Likely industry push-back
A number of industry players are likely to push back against this requirement. Current practice is often for cell owners to have cells with more than one insurer or to have a combination of cellular and non-cellular business. The practice has always been for products of a particular class to be placed in one cell while owners may also have noncompeting products in different product classes and with different branding.
The rationale for mandating that cell owners would need to be a tied agent to one insurer for all classes is therefore a contested topic. Industry argues that, once adopted, the standard is likely to increase pressure for cell captive insurers to compete over cell owners, as long-standing clients are likely to be shopping around given the requirement to be tied to one insurer.
For cell owners already tied to multiple insurers, it may mean a tedious and costly winding-down process, particularly while there are still policies on the books of the various insurers. For smaller players this may limit their ability to meet the solvency requirements of other insurers as they conclude the winding-down process.
What can other jurisdictions learn from the South African experience?
As we note in a previous article, interest in the cell captive concept is growing in the rest of Sub-Saharan Africa. Regulators pursuing a market development mandate have appeared open to the cell captive concept. In common law countries at least, the regulatory framework would lend itself to accommodating cell captives without the need for dedicated legislation.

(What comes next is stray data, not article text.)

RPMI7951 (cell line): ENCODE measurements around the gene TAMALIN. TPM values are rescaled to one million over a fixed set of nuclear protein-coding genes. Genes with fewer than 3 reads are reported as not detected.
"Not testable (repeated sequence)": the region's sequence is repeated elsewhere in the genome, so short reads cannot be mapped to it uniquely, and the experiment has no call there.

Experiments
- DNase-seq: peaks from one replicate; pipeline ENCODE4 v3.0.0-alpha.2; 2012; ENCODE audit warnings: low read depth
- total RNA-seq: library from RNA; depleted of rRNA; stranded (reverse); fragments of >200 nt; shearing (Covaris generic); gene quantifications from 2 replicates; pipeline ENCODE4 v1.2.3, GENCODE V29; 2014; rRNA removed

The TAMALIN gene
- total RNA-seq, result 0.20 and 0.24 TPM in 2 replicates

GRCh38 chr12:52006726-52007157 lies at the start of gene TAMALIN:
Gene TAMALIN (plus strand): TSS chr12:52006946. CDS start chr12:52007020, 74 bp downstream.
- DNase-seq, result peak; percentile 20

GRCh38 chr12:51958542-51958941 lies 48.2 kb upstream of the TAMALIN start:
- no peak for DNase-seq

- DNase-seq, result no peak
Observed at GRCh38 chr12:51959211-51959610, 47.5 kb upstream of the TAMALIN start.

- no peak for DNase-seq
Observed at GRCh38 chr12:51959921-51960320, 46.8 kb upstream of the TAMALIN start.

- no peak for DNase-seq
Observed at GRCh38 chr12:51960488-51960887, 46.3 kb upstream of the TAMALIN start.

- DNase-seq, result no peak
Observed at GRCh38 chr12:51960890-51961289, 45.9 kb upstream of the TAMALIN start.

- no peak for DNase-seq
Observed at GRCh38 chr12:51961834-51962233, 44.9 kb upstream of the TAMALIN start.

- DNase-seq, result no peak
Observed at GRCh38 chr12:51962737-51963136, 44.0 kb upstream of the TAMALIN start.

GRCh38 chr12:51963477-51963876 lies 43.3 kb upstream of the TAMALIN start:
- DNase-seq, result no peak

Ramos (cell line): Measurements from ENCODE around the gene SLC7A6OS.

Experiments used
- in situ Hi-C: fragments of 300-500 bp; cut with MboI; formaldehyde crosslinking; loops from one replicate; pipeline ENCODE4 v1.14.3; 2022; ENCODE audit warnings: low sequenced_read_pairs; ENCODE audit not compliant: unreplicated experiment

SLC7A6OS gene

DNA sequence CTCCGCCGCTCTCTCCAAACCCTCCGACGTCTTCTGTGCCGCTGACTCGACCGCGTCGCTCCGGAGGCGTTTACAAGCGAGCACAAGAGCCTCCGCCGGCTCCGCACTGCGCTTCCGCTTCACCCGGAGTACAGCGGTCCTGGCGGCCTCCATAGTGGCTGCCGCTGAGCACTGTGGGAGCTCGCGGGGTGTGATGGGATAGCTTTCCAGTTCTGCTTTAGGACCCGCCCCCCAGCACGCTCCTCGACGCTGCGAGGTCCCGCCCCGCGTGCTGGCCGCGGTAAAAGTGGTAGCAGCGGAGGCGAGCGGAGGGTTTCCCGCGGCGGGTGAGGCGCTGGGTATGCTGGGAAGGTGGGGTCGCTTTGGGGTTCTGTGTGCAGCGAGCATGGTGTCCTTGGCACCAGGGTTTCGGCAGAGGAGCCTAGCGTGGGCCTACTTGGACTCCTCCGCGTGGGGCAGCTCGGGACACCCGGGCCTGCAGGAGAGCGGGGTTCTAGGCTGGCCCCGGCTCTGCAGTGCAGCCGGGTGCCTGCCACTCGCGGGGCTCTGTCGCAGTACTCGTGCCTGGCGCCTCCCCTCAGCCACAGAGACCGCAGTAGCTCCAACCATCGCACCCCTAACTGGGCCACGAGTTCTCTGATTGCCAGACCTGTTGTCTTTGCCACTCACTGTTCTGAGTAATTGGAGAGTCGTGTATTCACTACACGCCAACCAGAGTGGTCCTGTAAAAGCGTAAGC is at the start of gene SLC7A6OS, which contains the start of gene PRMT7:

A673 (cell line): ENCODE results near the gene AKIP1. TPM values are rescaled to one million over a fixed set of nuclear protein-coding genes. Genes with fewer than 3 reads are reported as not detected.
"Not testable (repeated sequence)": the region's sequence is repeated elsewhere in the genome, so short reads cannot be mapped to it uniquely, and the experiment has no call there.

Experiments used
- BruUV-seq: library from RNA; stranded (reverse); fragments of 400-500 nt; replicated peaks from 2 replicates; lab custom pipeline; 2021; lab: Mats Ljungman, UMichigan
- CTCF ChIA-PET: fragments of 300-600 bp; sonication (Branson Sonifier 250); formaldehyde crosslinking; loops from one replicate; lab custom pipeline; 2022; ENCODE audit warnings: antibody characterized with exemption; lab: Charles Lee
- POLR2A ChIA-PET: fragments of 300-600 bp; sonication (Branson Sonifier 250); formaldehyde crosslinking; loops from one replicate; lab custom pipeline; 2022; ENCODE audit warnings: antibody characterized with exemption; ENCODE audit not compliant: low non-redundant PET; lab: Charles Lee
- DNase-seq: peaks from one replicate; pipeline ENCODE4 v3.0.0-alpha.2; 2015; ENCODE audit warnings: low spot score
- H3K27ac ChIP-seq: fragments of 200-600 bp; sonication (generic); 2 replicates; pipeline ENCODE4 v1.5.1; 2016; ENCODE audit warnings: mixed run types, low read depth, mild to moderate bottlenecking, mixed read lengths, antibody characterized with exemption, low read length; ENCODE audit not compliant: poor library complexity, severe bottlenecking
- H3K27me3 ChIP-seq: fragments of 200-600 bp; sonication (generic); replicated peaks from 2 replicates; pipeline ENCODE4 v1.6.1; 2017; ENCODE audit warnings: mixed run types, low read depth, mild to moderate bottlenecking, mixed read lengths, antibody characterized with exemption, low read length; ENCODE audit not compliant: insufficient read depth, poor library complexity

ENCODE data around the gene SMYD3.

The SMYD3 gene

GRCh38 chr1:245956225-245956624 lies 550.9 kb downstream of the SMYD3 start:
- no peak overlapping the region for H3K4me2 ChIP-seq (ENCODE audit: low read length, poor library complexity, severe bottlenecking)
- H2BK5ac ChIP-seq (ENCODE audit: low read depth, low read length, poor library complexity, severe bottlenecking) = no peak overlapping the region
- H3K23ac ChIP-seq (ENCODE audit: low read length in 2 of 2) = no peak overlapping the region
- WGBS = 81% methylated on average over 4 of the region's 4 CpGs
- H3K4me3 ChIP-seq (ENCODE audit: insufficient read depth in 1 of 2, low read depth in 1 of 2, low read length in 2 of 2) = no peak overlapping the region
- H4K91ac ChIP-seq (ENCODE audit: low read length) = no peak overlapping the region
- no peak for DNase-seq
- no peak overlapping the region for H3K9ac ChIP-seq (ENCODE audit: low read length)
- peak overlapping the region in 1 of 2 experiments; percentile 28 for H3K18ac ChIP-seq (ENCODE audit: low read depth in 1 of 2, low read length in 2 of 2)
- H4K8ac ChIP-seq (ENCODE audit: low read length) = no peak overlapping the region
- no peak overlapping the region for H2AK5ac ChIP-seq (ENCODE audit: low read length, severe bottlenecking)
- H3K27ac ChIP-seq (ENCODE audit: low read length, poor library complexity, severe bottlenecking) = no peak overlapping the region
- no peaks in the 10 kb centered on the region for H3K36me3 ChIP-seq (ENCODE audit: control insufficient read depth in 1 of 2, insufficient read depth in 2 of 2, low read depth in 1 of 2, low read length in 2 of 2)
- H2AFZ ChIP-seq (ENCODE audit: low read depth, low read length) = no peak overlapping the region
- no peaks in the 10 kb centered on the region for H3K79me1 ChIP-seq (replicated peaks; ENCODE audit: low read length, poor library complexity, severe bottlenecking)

As interest in cell captives grows in the region, more regulators are starting to pay attention to the South African example to inform their own approach.
In doing so, they are well advised to heed the lessons from the South African process:
Be open to adopt the cell structure, even if it is breaking new ground, using letters of no objection and/or licence conditions to ensure soundness and proper market conduct;
Learn on the go and adjust the requirements as needed to gradually firm up the regulatory framework; and
Proactively engage the market to ensure that the final positions are based on the underlying principles served, rather than merely extending legacy provisions.
The draft conduct standard, as the final piece in the South African puzzle, shows the intricacies to balance. Despite a strong rationale put forward by the regulators for the standard, it seems that the devil will lie in the details. As such, it shows the value of a transparent and consultative process to iron out the details.
Christine Hougaard is a technical director at Cenfri. She can be contacted at: email@example.com
Matthew Dunn is a senior researcher at Cenfri. He can be contacted at: firstname.lastname@example.org
Ernie van der Vyver is a corporate insurance partner at Clyde & Co. He can be contacted at: email@example.com
Christine Hougaard, Matthew Dunn, Cenfri, Ernie van der Vyver, Clyde & Co, Cell captives, South Africa